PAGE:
Since Kelly Slater’s announcement that he was leaving Quiksilver, rumour has run riot about the Association of Surfing Professional’s audience numbers; the makeup of the audience; the actual lack of interest shown by virtually anybody about anything in professional surfing other than what is spoonfed.
Except rumours haven’t run riot. Rumours ran riot about April Fools Day and then everyone argued about the Kering Group for a while. Then Lennox Hillbilly, twitter not-troll-but-for-clarity-for-the-ASP-troll, started agitating for surf journalism to expose what is really happening.
Content. When you lay awake at night wondering how to fill your stupid surf blog… just think.
— Lennox the Hillbilly (@LennoxHillbilly) April 9, 2014
Actually he’s been asking about the audience numbers and who the audience is for a while now.
— Lennox the Hillbilly (@LennoxHillbilly) April 9, 2014
When Kelly Slater came up again, battling against Monsanto on Instagram, Rottmouth happened to ask why it took Cori Schumacher to discover it and then, that it was discovered after a week. Nobody in the ASP audience was onto it. Why?
This is the same question people ask of professional surfing. Why do people care? Or in the case of surfing, why do they not? Why do people watch? Or not? Why do I bother advocating for equality for female professional surfers when others believe it’s better to ditch the whole ASP format into the ocean? (Or a Monsanto parking lot.) Sadly, this question isn’t answered in the FAQ.
It’s also the same question some people ask as vision statements. Some people ask why some organisations do a lot better than others. And a white guy, probably with a tonne of privilege, (kind of like the ASP I guess) got invited to do a TED talk on how he’d codified why some organisations were in the lead when others were tracking out the same tired marketing strategies and unconvincing arguments.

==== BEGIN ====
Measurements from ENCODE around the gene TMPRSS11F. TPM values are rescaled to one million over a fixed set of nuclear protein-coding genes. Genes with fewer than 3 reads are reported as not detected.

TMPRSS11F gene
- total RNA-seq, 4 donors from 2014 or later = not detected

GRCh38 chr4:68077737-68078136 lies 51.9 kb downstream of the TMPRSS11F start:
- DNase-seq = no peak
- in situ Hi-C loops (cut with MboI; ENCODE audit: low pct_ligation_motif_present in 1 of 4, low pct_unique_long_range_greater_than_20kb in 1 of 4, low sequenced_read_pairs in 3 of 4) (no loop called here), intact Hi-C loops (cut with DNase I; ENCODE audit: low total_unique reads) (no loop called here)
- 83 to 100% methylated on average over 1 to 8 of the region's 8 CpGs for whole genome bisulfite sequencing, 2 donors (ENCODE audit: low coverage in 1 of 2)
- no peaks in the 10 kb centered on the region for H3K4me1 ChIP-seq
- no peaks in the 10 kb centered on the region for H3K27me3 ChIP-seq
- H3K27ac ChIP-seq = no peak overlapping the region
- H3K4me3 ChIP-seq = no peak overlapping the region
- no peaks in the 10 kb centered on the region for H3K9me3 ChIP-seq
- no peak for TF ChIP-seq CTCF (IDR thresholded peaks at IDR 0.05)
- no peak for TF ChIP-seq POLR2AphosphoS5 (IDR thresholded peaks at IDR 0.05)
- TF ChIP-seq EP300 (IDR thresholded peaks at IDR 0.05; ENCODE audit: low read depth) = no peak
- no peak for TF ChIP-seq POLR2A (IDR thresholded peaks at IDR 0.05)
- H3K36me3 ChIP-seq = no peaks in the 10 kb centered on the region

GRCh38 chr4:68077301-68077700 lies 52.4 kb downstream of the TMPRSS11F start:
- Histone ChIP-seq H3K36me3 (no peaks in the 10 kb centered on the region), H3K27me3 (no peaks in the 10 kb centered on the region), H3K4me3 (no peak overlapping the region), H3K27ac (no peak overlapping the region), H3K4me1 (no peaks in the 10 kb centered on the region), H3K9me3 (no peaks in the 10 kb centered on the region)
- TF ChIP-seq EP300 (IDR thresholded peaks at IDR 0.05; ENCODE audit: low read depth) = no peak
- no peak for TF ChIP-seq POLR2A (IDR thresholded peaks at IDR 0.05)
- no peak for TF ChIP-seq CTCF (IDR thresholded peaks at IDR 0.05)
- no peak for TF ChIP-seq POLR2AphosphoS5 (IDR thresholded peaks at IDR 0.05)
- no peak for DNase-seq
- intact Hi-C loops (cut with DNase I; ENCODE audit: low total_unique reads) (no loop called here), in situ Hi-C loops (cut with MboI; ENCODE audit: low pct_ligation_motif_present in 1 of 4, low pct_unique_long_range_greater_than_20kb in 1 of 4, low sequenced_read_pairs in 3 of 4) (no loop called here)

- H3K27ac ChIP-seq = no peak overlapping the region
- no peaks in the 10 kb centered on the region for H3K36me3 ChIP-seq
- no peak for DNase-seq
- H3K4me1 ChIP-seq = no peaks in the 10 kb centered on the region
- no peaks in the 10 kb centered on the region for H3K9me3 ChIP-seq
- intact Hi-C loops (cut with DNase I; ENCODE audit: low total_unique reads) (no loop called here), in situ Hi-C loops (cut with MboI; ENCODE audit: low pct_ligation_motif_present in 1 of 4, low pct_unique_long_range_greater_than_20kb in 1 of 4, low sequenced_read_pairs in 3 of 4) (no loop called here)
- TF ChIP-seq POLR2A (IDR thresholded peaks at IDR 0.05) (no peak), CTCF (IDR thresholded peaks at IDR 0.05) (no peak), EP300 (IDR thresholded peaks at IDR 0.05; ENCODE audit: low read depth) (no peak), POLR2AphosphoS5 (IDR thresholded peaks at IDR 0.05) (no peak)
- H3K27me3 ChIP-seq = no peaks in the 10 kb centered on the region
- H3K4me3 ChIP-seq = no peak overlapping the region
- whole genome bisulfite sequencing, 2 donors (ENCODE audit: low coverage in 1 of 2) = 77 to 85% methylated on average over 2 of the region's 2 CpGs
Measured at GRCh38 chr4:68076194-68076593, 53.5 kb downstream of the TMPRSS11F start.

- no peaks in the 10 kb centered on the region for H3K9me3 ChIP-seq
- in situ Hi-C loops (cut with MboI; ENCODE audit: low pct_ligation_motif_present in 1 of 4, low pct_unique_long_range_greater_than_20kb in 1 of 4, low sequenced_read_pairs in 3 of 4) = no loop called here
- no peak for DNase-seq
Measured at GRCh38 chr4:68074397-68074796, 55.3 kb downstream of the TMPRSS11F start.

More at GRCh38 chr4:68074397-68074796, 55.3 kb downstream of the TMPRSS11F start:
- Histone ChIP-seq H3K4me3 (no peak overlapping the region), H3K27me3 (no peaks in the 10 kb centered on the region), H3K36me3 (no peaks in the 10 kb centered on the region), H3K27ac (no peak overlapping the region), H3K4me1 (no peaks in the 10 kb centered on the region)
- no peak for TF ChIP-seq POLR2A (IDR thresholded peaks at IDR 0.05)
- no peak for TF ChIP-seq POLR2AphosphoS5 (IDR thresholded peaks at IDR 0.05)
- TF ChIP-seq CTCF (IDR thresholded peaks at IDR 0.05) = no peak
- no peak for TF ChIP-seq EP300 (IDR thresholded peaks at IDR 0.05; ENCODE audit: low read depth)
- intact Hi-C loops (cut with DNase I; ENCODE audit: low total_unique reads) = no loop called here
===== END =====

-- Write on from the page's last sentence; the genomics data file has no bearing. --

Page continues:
The Golden Circle is Simon Sinek’s idea about how organisations use ineffective rationale to try to sell their organisation or products to consumers. He states that often organisations focus on the what: We make good computers. We make money. We have an audience. They then focus on the how: We have great design. We sell products through sexualising our athletes. We put the best surfers on the best waves. And then they get to the why. He says it should be the other way around. You need a convincing why and making money is just a by product of that vision.
Why do you do it, ASP? What is the why? The absolute vision? Many would answer money.
In Maori culture there is a whakatauki or proverb that says:
He aha te mea nui o te ao?
He tangata! He tangata! He tangata!
What is the most important thing in the world?
It is people! It is people! It is people!
This is my ethos and my reason for doing what I do. People are important to me, as is the planet. I want a better world, and justice, and peace. But I can’t fathom the ASP. It seems that they want people, people, people, but only for money, money, money.
Previously I spent two posts discussing research on equality that centred on efforts by the UN to use sport to develop communities. I see that effort happening outside of the World Tour format, but it isn’t so apparent in the industry. Everyone arguing about anything in the ASP format brings up money. And then audience. Any time you try to agitate for change, these are the two big barriers we have to climb to see what’s on the other side.
Here is approximately a few minutes of research I did to check up what is going on when people estimate audience: